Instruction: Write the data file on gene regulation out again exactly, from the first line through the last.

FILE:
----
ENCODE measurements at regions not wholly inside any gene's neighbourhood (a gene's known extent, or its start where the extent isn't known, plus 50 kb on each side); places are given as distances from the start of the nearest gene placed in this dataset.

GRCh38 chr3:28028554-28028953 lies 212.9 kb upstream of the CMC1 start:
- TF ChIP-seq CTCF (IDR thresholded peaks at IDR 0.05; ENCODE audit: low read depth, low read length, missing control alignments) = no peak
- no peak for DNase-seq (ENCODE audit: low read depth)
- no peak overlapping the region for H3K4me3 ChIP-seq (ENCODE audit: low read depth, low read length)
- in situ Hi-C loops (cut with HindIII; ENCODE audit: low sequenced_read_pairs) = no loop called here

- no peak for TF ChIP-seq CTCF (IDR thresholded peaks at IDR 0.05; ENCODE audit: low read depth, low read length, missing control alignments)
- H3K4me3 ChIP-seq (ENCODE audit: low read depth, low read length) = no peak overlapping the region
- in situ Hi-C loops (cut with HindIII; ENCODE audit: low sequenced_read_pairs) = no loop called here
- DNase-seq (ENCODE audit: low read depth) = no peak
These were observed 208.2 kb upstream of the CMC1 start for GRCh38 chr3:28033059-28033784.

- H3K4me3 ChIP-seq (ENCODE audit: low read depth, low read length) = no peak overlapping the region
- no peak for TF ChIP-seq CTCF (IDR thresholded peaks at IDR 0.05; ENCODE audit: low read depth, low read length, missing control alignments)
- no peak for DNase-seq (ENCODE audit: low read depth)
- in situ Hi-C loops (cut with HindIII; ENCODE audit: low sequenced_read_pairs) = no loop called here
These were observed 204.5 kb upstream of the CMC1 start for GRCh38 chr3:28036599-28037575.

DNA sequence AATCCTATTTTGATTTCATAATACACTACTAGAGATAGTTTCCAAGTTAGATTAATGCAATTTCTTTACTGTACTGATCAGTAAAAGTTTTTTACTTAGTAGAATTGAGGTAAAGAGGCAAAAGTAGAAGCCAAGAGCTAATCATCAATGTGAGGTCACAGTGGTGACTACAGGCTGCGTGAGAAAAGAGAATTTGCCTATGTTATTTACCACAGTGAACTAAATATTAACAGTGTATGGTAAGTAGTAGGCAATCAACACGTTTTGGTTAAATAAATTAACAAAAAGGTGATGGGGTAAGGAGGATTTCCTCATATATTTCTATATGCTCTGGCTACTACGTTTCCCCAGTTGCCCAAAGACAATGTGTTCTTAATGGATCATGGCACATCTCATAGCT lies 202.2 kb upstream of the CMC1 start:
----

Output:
ENCODE measurements at regions not wholly inside any gene's neighbourhood (a gene's known extent, or its start where the extent isn't known, plus 50 kb on each side); places are given as distances from the start of the nearest gene placed in this dataset.

GRCh38 chr3:28028554-28028953 lies 212.9 kb upstream of the CMC1 start:
- TF ChIP-seq CTCF (IDR thresholded peaks at IDR 0.05; ENCODE audit: low read depth, low read length, missing control alignments) = no peak
- no peak for DNase-seq (ENCODE audit: low read depth)
- no peak overlapping the region for H3K4me3 ChIP-seq (ENCODE audit: low read depth, low read length)
- in situ Hi-C loops (cut with HindIII; ENCODE audit: low sequenced_read_pairs) = no loop called here

- no peak for TF ChIP-seq CTCF (IDR thresholded peaks at IDR 0.05; ENCODE audit: low read depth, low read length, missing control alignments)
- H3K4me3 ChIP-seq (ENCODE audit: low read depth, low read length) = no peak overlapping the region
- in situ Hi-C loops (cut with HindIII; ENCODE audit: low sequenced_read_pairs) = no loop called here
- DNase-seq (ENCODE audit: low read depth) = no peak
These were observed 208.2 kb upstream of the CMC1 start for GRCh38 chr3:28033059-28033784.

- H3K4me3 ChIP-seq (ENCODE audit: low read depth, low read length) = no peak overlapping the region
- no peak for TF ChIP-seq CTCF (IDR thresholded peaks at IDR 0.05; ENCODE audit: low read depth, low read length, missing control alignments)
- no peak for DNase-seq (ENCODE audit: low read depth)
- in situ Hi-C loops (cut with HindIII; ENCODE audit: low sequenced_read_pairs) = no loop called here
These were observed 204.5 kb upstream of the CMC1 start for GRCh38 chr3:28036599-28037575.

DNA sequence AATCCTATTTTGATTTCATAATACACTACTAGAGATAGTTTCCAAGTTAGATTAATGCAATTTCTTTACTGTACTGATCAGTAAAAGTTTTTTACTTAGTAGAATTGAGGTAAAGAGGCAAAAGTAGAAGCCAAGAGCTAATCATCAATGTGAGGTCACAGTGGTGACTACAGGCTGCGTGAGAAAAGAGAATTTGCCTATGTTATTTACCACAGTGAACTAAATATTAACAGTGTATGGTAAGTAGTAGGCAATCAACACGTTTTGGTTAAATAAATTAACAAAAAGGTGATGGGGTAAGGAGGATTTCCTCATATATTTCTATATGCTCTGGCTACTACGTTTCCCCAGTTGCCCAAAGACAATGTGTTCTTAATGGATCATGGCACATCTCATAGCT lies 202.2 kb upstream of the CMC1 start: